Last week, the FCC released a Consent Decree where a broadcast company admitted to certain unauthorized transfers of several stations, even though actual control of the stations, for the most part, did not change. Stock of the company was transferred into a trust by the company’s shareholder without FCC approval, even though the shareholder continued to control the station until his death approximately a decade later. For this transfer, and another occasioned by the voting of the trust’s stock by his children after his death, the company agreed to pay $8,000 to the government and enter into a compliance plan to assure that no similar transfers occur in the future.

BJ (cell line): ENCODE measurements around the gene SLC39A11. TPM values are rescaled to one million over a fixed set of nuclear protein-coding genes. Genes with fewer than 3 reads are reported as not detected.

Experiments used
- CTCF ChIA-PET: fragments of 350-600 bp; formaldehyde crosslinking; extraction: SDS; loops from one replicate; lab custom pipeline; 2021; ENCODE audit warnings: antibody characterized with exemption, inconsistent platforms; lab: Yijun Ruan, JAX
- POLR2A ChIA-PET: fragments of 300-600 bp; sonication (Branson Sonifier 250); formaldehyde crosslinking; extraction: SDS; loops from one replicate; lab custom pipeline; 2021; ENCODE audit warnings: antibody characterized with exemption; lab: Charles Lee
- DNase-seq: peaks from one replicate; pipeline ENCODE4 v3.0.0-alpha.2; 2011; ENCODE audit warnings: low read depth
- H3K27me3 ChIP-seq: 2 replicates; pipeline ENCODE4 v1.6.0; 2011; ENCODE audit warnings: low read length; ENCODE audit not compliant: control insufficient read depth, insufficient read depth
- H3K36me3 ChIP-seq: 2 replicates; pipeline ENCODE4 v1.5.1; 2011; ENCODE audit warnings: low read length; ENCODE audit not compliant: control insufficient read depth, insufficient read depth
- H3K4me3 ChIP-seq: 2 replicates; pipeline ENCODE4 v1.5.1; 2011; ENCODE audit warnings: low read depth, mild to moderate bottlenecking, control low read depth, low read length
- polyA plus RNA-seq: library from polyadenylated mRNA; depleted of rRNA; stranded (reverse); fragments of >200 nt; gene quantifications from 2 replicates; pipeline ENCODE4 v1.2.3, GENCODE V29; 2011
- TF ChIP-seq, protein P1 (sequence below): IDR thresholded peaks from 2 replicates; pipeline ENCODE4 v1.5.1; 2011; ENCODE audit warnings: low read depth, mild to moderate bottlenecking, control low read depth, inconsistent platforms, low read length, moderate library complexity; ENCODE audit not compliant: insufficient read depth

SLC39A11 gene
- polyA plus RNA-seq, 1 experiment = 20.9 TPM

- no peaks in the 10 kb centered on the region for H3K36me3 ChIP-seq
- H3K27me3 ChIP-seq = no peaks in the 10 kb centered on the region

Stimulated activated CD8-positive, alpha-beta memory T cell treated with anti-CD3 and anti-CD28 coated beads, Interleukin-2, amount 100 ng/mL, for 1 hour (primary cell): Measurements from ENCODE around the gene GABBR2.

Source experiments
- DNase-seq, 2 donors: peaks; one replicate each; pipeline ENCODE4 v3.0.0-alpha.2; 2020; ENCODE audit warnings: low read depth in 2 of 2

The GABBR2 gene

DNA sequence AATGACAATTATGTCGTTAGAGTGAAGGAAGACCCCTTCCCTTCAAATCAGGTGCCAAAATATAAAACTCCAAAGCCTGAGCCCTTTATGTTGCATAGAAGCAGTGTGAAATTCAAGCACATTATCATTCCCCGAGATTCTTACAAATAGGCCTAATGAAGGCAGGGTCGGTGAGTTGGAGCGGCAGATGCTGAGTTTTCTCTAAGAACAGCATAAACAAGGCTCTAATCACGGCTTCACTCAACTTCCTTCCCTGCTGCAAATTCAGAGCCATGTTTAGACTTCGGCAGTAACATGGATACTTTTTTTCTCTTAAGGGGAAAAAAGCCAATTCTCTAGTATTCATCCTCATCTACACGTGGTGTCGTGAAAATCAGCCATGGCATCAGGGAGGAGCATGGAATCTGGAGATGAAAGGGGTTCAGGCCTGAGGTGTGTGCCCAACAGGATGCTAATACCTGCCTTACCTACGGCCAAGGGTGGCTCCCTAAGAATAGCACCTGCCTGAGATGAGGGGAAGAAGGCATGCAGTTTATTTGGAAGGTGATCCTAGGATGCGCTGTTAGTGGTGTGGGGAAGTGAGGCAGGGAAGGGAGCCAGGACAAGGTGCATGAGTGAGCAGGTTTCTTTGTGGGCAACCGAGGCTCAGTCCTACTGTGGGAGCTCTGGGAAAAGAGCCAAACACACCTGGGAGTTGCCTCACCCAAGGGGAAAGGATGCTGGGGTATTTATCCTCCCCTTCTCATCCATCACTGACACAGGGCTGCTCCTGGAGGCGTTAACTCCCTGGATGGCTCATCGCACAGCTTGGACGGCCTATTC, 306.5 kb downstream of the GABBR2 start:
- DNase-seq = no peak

This decision and two similar Consent Decrees entered into by public companies in recent months for, without prior FCC approval, moving station licenses among wholly-owned subsidiaries as part of corporate reorganizations (see decisions here and here), remind broadcasters that, if they are making any change in their ownership where the chain of control changes, even if actual control remains the same, they still need prior FCC approval. So putting controlling stock into a trust that the majority shareholder votes instead of holding it outright, or eliminating one company in a corporate ownership chain, or moving a license from one subsidiary company to another (or directly into the parent company), all require FCC approval before the change is made. These organizational changes, where control continues to reside in the same hands both before and after the change, are filed on an FCC Form 316 and can usually be approved by the FCC very quickly. While these changes may seem (and may in fact be) inconsequential in assessing who owns a broadcast company, the FCC (in broadcasting) still requires prior approval for such a change. Not securing that approval first may well, as in these recent cases, cost you in the long run through FCC fines, legal expenses, and the costs of instituting and administering a consent decree.